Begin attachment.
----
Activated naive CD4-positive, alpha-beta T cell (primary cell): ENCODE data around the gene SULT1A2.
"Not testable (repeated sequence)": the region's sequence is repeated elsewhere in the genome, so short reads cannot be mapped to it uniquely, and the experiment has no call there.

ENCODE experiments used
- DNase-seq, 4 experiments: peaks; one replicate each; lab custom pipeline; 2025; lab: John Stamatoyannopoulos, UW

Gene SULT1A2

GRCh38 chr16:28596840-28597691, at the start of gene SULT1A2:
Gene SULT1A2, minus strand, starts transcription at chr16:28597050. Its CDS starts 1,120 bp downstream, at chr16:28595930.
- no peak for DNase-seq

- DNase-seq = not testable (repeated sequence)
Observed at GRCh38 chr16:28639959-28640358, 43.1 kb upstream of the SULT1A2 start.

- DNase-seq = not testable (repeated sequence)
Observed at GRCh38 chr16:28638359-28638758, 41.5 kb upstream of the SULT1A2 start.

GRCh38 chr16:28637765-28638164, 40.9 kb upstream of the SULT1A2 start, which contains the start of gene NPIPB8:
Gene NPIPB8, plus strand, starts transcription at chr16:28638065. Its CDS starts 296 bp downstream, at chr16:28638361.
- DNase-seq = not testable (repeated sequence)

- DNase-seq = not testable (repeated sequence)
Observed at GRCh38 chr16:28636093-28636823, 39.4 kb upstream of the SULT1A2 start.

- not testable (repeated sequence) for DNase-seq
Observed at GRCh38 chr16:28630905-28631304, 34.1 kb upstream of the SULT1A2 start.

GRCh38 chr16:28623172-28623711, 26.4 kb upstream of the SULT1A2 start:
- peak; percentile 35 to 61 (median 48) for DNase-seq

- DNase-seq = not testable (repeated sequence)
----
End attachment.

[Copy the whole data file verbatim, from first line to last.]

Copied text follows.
Activated naive CD4-positive, alpha-beta T cell (primary cell): ENCODE data around the gene SULT1A2.
"Not testable (repeated sequence)": the region's sequence is repeated elsewhere in the genome, so short reads cannot be mapped to it uniquely, and the experiment has no call there.

ENCODE experiments used
- DNase-seq, 4 experiments: peaks; one replicate each; lab custom pipeline; 2025; lab: John Stamatoyannopoulos, UW

Gene SULT1A2

GRCh38 chr16:28596840-28597691, at the start of gene SULT1A2:
Gene SULT1A2, minus strand, starts transcription at chr16:28597050. Its CDS starts 1,120 bp downstream, at chr16:28595930.
- no peak for DNase-seq

- DNase-seq = not testable (repeated sequence)
Observed at GRCh38 chr16:28639959-28640358, 43.1 kb upstream of the SULT1A2 start.

- DNase-seq = not testable (repeated sequence)
Observed at GRCh38 chr16:28638359-28638758, 41.5 kb upstream of the SULT1A2 start.

GRCh38 chr16:28637765-28638164, 40.9 kb upstream of the SULT1A2 start, which contains the start of gene NPIPB8:
Gene NPIPB8, plus strand, starts transcription at chr16:28638065. Its CDS starts 296 bp downstream, at chr16:28638361.
- DNase-seq = not testable (repeated sequence)

- DNase-seq = not testable (repeated sequence)
Observed at GRCh38 chr16:28636093-28636823, 39.4 kb upstream of the SULT1A2 start.

- not testable (repeated sequence) for DNase-seq
Observed at GRCh38 chr16:28630905-28631304, 34.1 kb upstream of the SULT1A2 start.

GRCh38 chr16:28623172-28623711, 26.4 kb upstream of the SULT1A2 start:
- peak; percentile 35 to 61 (median 48) for DNase-seq

- DNase-seq = not testable (repeated sequence)